Kant on Absolute Value
A Critical Examination of Certain Key Notions in Kant's 'Groundwork of the Metaphysic of Morals' and of his Ontology of Personal Value
The thesis of this book, first published in 1972, is that Kant’s notions of ‘absolute worth’, the ‘unconditioned’ and ‘unconditioned worth’ are rationalistic and confused, and that they spoil his ontology of personal value and tend to subvert his splendid idea of the person as an End in himself.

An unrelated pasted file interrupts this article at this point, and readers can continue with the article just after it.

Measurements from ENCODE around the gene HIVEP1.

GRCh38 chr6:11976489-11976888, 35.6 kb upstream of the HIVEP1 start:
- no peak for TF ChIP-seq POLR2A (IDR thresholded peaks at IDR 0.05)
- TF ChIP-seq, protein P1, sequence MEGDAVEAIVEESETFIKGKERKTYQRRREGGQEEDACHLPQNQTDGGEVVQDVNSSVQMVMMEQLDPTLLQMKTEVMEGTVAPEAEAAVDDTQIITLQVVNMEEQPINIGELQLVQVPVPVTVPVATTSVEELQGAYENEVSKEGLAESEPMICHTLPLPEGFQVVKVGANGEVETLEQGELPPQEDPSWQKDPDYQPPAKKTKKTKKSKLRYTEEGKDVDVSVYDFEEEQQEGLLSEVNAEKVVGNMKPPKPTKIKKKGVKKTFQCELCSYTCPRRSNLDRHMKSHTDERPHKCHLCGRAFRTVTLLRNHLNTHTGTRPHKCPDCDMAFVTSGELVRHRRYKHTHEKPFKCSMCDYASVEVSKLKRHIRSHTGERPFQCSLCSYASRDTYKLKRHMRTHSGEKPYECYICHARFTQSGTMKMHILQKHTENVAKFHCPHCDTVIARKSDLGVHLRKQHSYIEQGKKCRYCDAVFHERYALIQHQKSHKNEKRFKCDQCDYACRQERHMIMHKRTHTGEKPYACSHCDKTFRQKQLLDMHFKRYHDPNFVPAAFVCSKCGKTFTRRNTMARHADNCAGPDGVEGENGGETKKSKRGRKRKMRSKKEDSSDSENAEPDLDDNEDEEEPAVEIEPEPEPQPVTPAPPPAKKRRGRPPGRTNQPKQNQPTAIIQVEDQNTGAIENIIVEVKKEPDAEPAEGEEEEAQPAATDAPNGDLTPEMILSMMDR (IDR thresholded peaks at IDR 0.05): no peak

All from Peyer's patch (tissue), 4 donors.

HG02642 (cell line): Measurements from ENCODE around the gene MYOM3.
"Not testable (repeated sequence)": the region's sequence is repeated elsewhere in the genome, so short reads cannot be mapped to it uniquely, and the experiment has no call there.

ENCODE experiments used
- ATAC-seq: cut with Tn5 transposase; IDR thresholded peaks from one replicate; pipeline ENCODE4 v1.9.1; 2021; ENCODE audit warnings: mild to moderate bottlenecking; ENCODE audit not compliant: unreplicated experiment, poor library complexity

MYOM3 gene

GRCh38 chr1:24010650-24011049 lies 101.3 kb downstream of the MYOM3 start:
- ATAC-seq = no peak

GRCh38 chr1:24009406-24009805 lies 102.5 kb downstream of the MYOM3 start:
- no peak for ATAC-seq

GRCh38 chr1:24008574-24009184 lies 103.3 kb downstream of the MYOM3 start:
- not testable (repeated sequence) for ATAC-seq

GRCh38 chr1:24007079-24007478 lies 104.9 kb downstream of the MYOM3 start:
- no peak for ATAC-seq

Table of Contents
1. Kant, Harris and the Absolute Value 2. Kant, Harris and the Absolute or Sovereign Good 3. The Argument in Kant: I 4. The Argument in Kant: II 5. The Strange New Doctrine 6. The Ends of Reason, of Life and of Duty 7. Virtue and Rewards 8. Interest or Disinterestedness at the Root of Moral Conduct? 9. Kant’s Ontology of Personal Value: A False Absolute 10. Rationality as Value: Towards a Humanistic Ontology
Patrick Æ. Hutchings